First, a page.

Don’t Let Scrooge Steal Your Holiday!

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by: Tehila Mörtl

 

With most everyone focusing on holiday shopping, finding just the right gift for each recipient, all the details of special friend and family mealtimes and various other preparations, the winter holidays are a premium time for those intent on targeting innocent victims with a variety of scams and fraud.  Therefore in the interest of helping to protect elders and their loved ones, Advise & Protect Senior Care Consultants believe it prudent to take time to review the most prevalent of scams and frauds being perpetrated this holiday season. 

 

Outline of current holiday scams

 

·       Data Breaches

 

Anyone who watches the news even if just occasionally no doubt remembers the 2013 Target holiday breach.  Truth be told, an avalanche of such hacks has taken place and experts believe that even companies that don’t believe they have fallen victim simply have not discovered the breach yet.  Given the risks, a survey of over 1,000 individuals by the TransUnion credit union revealed that over half of today’s consumers are concerned about identity theft as they well should be considering the holidays are prime time for cybercrime, identity theft and credit and debit card fraud.  While paying with cash is ideal and the safest way to shop the reality is that most customers find it necessary to use credit cards for holiday shopping.  In light of current concerns, we recommend that individuals consider maintaining one or two separate credit cards with a low balance designated just for holiday purchases.  By doing so you run less risk of extensive charges should your account be hacked or if a retailer’s data is breached.  Further, doing so allows for easier tracking of gift purchases, keeping these separate from regular charges.  Another good option when shopping online is to pay for transactions using such services as PayPal.

 

·       In-store Pricing Errors/Scams

 

Whether intentional or due to an employee overlooking price changes, there are some retailers that are notorious for advertising and/or marking one price and then, at the register, it rings up for a higher amount.  Such is the case with a discount retailer not far from where I live.  From past experiences, I have learned to pay close attention to the price of items being rung up and make sure the register reflects the same amount as shown on the sign or advertisement.  No matter where you are shopping, it is always a good idea to at the very minimum spot check pricing and pay close attention to items that are supposed to be marked down.

 

·       Short Change

 

Another situation whether intentional or not happens all too often.  During this time of year cashiers are especially busy and, like all of us, can become distracted so, always check to ensure you have received the correct change prior to leaving the register. 

 

The other means by which one can be short changed is much more devious.  Typically the perpetrator will request change for a large bill then goes back and forth so often that the victim is caught off guard and loses track of what is going on.  To make things worse, there is often an accomplice ensuring distraction.  To avoid being had, have a plan before submitting payment and know how much change to expect.  If another customer asks you for change, suggest that they go to the customer service desk for assistance.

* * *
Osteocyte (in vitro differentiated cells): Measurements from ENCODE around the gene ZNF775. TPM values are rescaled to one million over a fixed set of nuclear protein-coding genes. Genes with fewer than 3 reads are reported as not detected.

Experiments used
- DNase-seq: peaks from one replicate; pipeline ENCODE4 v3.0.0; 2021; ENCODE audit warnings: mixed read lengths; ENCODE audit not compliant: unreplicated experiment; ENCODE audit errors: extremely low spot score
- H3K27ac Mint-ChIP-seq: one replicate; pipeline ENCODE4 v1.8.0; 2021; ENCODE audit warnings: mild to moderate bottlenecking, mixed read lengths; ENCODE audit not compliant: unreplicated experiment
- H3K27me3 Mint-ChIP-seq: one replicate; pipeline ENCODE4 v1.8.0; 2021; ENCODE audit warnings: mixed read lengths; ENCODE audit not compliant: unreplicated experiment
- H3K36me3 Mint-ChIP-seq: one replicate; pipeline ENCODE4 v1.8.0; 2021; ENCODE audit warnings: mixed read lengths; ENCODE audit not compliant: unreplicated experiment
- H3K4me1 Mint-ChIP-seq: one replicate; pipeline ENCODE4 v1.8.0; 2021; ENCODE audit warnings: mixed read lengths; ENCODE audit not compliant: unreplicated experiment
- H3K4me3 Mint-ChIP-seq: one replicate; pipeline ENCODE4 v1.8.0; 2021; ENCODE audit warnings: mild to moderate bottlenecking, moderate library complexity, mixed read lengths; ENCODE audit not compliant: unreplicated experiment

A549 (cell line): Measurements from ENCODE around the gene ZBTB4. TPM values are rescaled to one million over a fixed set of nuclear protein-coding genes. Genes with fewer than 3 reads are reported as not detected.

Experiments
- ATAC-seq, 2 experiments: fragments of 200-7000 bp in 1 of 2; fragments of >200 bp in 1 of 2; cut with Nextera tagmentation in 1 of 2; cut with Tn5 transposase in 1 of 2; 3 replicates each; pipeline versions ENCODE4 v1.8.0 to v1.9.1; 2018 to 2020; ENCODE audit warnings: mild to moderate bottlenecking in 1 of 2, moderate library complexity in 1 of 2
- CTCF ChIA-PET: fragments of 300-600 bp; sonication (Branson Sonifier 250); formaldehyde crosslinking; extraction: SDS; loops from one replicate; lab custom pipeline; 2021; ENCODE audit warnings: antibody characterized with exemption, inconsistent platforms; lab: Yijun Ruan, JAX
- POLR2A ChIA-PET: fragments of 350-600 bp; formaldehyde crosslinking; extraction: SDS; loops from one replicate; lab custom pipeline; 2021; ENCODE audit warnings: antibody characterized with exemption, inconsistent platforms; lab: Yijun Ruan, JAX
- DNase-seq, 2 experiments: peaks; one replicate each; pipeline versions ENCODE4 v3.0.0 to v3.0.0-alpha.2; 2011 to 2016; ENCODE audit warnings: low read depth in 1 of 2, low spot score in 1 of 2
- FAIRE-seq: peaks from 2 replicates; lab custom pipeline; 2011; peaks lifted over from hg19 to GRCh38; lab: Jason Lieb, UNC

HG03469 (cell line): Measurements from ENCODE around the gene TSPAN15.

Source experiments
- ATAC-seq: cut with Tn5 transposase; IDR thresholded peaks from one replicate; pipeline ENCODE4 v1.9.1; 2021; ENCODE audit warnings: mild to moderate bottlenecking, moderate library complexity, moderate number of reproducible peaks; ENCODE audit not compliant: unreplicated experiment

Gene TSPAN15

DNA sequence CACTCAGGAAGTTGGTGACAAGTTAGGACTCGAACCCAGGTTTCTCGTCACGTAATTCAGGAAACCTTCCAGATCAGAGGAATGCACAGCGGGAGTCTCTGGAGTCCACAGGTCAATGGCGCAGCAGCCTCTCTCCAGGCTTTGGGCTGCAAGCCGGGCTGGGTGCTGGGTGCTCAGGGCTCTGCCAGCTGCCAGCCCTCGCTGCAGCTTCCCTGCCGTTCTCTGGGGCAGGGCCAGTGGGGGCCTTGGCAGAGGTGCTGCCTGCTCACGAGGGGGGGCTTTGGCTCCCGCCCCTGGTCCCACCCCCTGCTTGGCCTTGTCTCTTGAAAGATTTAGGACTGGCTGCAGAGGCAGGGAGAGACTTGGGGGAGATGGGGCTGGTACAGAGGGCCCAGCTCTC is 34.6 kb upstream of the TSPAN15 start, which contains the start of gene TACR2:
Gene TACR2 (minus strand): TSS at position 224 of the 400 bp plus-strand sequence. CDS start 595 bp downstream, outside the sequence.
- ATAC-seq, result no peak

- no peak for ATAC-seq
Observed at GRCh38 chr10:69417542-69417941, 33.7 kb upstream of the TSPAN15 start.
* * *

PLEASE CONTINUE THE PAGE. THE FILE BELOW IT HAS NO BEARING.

·       e-Greetings

 

With the cost of holiday cards and postage, e-cards are a great way to send out holiday greetings to everyone on your list plus, are excellent time and gas savers.  One should be aware though that some of the sites offering such services contain malware that infects the user’s computer, tablet or phone when the link is clicked to view the greeting.  Prior to opening any type of e-card first check the address from which the greeting originated and verify that it belongs to a legitimate, known, secure greeting company.

 

·       Holiday Travel

 

Given the rate hikes during holiday season, most opt to go online in search of discounted air fares, accommodations, automobile rental and travel packages.  This is all well and good; however, it is important to stick with established, reputable companies rather than risk losing your investment with a fly-by-night, fake travel site.  Such businesses offer tremendous and often unbelievable deals on assorted travel related services.  Beware though as they also use their sites to steal victim’s identities or make unauthorized debits from bank accounts and to credit cards.  It is common practice among such scammers to require advance payment in full and often do not provide a phone number, e-mail address or other contact information.

 

·       Counterfeit Gift Cards

 

If you’re like many others, you have at least one individual on your gift list who is difficult to shop for be it that they are hard to please, live at too great a distance to know they sizes or what-have-you.  In those situations gift cards can be a fantastic solution plus, these can be sent via e-mail or, if you prefer to include in a card, they are certainly far less expensive to send through the mail.  Unfortunately, fraudulent gift cards are a favorite among charlatans.  While many sell the bogus cards online even more have been known to peruse gift card racks, writing down or electronically scanning the numbers right off the cards.  Later they check online or call the toll-free number to see if the card has been activated and then drain all the funds.

 

To avoid the frustration, disappointment and embarrassment of giving a counterfeit or depleted gift card, never purchase from third-party websites but directly from the retailer, movie theater or restaurant and closely inspect the card for any sign of tampering (i.e. exposed PIN).  Be sure to keep your proof of purchase.  When buying in-store, opt for locations that keep their gift cards in a secure location, behind the counter.

 

·       Online Retailers, also known as e-Tailers

 

Particularly during the holidays, there are no shortage of copycat websites posing as legitimate retailers.  In fact, there are those whose site names are intentionally created to closely resemble those of large, well established retailers.  To ensure you are shopping safely, check the name and web address closely for subtle differences.  Using your favorite search engine type in merchant name followed by the word scam.  This will bring up any results on current scams.  Never click on a link from an unsolicited e-mail or social media site and be wary of any site offering merchandise that is sold out elsewhere or is deeply discounted.